Articles or lists like this one always leave a bit of a sour taste in my mouth. Not that I have anything against Guitar Hero, or want to cast aspersions on Nintendo products, but, operating systems aside…where are the tools, on this list, for the way that we really live, in the day to day? They seem largely buried, in this laundry list, between widgets and gadgets.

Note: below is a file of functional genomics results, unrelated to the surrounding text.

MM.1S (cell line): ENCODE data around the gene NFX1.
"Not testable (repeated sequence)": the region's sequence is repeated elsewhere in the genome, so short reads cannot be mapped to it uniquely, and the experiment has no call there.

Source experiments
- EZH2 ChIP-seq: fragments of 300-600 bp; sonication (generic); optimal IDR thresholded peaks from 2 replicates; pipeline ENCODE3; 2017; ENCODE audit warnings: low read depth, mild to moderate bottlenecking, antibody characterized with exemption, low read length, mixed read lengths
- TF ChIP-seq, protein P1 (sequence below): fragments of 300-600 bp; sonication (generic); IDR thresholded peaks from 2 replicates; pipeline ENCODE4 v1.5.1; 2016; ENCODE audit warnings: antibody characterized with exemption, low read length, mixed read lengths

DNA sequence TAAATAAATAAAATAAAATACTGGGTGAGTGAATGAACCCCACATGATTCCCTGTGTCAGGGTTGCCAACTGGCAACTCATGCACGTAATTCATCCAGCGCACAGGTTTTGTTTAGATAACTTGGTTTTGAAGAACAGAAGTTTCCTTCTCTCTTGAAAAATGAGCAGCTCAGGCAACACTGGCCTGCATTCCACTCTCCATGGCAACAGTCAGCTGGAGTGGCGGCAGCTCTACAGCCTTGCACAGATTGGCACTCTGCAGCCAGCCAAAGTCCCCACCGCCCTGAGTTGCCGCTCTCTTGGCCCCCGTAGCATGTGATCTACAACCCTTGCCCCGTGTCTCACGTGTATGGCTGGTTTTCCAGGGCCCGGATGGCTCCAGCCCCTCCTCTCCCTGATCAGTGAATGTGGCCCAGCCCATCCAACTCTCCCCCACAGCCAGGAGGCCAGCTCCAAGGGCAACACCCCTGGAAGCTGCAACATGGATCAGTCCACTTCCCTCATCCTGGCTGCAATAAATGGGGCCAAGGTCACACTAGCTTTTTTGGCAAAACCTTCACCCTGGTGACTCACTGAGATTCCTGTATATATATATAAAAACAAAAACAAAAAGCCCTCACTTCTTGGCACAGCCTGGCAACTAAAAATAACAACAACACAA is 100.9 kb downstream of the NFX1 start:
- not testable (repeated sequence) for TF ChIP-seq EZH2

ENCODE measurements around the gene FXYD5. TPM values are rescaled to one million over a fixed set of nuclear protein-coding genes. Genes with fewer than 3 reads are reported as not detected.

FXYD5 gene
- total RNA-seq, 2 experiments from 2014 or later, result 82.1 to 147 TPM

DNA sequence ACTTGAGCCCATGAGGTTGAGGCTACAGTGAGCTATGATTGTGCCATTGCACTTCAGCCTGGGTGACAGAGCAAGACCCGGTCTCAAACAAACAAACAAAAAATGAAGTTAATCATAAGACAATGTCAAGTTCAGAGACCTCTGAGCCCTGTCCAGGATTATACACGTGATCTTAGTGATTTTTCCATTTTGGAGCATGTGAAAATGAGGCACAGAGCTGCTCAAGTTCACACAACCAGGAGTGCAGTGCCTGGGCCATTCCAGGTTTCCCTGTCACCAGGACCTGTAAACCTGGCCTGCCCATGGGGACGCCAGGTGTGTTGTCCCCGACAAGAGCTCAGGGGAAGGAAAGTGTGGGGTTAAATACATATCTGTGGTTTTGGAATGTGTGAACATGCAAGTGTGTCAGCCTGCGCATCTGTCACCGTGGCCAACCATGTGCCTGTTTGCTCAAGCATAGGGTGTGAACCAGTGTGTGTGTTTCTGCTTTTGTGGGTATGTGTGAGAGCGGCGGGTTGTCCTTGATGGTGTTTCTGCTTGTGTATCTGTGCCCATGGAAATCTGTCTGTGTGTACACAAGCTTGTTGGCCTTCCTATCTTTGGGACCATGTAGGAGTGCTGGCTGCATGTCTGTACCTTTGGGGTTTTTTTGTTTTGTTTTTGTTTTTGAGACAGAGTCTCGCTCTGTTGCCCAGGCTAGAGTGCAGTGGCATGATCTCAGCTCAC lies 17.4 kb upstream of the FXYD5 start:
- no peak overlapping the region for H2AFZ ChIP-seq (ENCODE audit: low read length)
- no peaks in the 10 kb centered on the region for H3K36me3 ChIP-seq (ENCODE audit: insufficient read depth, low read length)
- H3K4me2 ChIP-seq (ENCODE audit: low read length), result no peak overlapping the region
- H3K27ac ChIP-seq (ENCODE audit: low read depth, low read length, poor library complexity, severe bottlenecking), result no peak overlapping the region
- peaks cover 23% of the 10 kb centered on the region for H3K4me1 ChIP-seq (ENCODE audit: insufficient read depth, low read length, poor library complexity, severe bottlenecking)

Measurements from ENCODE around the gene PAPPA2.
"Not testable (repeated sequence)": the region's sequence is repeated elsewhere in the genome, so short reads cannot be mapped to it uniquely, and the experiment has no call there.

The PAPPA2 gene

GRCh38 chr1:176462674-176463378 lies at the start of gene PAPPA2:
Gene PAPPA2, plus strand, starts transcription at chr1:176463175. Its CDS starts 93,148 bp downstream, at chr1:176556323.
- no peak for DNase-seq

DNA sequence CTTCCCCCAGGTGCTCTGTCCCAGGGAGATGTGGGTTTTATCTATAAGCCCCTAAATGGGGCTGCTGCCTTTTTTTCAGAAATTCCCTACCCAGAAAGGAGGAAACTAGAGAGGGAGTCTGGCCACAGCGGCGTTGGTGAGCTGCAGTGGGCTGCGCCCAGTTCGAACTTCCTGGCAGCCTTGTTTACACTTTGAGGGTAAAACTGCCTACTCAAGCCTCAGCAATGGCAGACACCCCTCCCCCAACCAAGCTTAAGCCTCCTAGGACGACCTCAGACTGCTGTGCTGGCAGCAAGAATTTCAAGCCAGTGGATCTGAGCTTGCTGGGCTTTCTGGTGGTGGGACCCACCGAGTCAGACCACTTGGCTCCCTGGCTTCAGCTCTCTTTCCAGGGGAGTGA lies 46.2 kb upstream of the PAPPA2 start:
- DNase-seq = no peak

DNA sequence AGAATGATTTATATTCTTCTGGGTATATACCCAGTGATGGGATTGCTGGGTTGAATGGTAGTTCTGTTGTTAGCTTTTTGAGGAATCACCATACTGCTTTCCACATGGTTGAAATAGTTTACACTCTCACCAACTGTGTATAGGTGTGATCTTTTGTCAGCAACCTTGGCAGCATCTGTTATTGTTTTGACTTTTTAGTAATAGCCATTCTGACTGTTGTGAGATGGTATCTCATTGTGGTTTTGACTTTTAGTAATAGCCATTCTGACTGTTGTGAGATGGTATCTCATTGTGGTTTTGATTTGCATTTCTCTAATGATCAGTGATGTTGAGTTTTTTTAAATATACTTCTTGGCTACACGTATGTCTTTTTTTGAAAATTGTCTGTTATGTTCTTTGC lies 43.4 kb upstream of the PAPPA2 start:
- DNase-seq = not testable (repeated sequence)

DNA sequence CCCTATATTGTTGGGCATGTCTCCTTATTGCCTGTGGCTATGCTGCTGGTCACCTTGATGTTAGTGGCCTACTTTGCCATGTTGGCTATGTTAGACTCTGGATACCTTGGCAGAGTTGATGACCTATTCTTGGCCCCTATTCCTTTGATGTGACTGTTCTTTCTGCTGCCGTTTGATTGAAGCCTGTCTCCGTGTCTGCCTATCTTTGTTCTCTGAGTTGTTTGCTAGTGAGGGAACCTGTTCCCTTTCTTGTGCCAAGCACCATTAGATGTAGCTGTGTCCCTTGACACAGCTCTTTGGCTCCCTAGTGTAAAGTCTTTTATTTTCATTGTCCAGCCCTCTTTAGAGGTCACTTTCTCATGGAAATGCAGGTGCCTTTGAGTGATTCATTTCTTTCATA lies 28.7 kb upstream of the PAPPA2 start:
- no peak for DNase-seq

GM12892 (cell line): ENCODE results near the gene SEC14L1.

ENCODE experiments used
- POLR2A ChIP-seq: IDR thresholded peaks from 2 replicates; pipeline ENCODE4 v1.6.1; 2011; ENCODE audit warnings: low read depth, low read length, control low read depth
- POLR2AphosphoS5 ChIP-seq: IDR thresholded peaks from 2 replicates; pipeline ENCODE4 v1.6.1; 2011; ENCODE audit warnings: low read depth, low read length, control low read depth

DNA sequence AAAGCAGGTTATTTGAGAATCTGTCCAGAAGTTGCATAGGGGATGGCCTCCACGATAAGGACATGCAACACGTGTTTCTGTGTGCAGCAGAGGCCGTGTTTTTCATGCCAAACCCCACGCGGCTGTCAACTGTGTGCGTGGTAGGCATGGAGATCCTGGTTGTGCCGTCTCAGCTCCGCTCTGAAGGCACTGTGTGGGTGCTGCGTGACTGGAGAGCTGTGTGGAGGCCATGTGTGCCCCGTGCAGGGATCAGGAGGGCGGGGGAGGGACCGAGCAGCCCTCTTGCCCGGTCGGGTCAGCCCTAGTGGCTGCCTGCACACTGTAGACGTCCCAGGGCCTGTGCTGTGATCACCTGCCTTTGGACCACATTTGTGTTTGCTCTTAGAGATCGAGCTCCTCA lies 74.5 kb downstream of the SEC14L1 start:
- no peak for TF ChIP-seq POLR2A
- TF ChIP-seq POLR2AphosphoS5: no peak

Now, I suppose this is due in part to the fact that when things just work, we rarely think to laud them with praise, or to trumpet their silently innovative way of making our lives smoother. Cars have long been old-hat, I barely give thought to my laptop, and I certainly don’t marvel over an air-conditioner. When these things break, however, I’m not going to turn to Guitar Hero to fix them, or, to my iPod for solace. I’m going to look for the best tools that I can find to fix the problem, and then to prevent it from happening again–things like ElephantDrive, that toil quietly and efficiently in the background of my life, so that everything in it just…works. I’m inclined to think that the measure of a product, in terms of whether or not it’s the ‘best’, isn’t necessarily about how entertaining it is, or how much procrastination it enables you to do. It’s also about how it can make the routine effortless and easy, and how it takes care of the future by functioning well in the present. I’d like to see PC World make that list.